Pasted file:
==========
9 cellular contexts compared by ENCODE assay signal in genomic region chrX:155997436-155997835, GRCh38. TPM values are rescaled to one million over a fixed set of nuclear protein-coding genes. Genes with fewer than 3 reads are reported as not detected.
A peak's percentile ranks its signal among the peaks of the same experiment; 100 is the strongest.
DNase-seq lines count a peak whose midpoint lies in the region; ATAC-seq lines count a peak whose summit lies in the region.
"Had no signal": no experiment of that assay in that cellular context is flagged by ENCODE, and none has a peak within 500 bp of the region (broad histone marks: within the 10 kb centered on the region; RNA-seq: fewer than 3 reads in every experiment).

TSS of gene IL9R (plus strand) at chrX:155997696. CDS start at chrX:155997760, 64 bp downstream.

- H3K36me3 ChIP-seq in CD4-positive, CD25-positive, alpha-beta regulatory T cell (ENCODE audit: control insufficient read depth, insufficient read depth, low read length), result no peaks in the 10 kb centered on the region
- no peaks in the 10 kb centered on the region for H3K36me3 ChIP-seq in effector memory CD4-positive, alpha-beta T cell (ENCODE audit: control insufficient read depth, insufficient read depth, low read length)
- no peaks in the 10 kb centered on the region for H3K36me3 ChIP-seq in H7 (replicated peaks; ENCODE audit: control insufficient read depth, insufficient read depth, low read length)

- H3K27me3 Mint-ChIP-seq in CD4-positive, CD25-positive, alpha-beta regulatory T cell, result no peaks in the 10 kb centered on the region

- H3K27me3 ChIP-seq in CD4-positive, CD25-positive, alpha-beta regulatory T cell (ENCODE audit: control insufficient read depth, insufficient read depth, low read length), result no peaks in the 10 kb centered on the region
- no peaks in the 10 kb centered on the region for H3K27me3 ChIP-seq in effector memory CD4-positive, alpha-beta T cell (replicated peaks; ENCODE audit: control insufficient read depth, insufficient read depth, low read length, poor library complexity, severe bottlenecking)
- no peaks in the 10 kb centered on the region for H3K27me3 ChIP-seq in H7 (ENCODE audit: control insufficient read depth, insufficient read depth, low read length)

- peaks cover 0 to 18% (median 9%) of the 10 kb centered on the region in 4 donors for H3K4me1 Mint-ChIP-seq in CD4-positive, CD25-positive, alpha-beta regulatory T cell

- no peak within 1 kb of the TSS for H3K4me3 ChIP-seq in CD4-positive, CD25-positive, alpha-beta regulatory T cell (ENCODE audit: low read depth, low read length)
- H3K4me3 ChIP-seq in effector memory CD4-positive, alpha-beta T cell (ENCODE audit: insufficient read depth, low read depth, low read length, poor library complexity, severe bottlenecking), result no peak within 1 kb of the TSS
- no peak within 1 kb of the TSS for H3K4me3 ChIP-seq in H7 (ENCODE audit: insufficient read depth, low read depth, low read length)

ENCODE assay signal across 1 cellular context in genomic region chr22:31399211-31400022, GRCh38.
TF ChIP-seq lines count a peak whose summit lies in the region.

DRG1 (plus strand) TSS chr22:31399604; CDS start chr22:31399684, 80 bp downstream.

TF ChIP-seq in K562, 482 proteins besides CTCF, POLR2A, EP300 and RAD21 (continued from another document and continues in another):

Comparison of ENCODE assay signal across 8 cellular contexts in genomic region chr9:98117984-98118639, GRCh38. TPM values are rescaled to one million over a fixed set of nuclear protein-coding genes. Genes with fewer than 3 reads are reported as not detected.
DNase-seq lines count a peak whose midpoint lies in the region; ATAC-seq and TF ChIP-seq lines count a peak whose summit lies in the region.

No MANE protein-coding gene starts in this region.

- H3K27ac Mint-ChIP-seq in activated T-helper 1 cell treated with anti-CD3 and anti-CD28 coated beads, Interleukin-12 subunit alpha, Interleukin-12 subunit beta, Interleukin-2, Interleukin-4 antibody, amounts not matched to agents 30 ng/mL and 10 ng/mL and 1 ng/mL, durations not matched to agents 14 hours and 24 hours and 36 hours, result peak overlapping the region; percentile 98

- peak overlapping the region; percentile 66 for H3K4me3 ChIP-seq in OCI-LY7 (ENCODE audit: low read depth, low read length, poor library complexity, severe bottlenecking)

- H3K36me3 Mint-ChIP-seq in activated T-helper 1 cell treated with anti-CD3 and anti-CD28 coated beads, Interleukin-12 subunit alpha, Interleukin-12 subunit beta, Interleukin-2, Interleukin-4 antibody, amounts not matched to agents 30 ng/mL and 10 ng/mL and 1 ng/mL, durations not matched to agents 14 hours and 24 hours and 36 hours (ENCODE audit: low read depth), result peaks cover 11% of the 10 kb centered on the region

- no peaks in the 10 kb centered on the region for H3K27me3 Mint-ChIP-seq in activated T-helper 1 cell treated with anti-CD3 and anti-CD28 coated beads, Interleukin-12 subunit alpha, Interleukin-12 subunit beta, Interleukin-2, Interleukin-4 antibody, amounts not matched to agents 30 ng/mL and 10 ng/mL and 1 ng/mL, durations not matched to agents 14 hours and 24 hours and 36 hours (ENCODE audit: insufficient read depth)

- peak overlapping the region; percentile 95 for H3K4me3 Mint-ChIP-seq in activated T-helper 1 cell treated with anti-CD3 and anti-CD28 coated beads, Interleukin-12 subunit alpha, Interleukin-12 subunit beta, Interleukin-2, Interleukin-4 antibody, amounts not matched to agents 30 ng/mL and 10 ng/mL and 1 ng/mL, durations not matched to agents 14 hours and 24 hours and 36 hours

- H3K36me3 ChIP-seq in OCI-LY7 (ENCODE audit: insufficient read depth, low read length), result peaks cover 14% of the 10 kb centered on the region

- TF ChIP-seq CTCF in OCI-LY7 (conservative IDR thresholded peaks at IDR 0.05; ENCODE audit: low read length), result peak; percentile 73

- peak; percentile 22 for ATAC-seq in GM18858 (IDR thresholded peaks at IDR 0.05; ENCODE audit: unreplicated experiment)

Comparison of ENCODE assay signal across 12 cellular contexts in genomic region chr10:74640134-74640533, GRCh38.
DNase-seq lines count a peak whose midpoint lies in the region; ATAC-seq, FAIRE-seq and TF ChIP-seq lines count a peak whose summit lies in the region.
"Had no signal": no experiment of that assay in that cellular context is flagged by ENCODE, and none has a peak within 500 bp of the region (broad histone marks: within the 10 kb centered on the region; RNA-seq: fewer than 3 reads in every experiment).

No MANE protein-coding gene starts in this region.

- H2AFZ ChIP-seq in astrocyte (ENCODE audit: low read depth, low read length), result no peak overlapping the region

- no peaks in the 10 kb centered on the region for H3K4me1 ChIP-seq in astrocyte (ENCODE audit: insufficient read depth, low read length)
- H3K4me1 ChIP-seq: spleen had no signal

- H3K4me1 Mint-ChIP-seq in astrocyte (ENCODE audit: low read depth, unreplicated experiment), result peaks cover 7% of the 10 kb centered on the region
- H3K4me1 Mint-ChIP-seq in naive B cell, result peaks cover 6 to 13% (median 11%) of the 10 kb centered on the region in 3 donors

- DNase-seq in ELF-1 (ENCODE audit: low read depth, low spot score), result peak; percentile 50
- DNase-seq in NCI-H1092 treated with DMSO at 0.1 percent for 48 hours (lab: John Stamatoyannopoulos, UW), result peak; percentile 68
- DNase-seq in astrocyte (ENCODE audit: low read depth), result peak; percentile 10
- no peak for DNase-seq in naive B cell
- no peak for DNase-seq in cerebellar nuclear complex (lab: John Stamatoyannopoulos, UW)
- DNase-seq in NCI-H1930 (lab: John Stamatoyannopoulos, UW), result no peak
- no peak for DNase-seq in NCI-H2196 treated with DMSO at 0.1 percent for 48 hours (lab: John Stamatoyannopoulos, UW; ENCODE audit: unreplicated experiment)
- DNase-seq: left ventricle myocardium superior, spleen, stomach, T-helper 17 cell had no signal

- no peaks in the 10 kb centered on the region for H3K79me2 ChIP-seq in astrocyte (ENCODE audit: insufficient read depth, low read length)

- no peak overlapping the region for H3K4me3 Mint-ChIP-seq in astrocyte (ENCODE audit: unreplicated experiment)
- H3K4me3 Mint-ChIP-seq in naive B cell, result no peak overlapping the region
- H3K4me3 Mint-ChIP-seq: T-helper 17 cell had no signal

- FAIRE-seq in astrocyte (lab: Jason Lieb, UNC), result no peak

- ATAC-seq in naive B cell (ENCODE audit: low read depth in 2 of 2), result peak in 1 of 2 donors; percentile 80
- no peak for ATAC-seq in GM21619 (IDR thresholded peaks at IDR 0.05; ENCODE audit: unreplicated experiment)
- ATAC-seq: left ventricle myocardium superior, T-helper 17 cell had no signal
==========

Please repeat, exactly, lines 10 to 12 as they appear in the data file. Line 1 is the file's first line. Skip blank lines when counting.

- H3K27me3 ChIP-seq in CD4-positive, CD25-positive, alpha-beta regulatory T cell (ENCODE audit: control insufficient read depth, insufficient read depth, low read length), result no peaks in the 10 kb centered on the region
- no peaks in the 10 kb centered on the region for H3K27me3 ChIP-seq in effector memory CD4-positive, alpha-beta T cell (replicated peaks; ENCODE audit: control insufficient read depth, insufficient read depth, low read length, poor library complexity, severe bottlenecking)
- no peaks in the 10 kb centered on the region for H3K27me3 ChIP-seq in H7 (ENCODE audit: control insufficient read depth, insufficient read depth, low read length)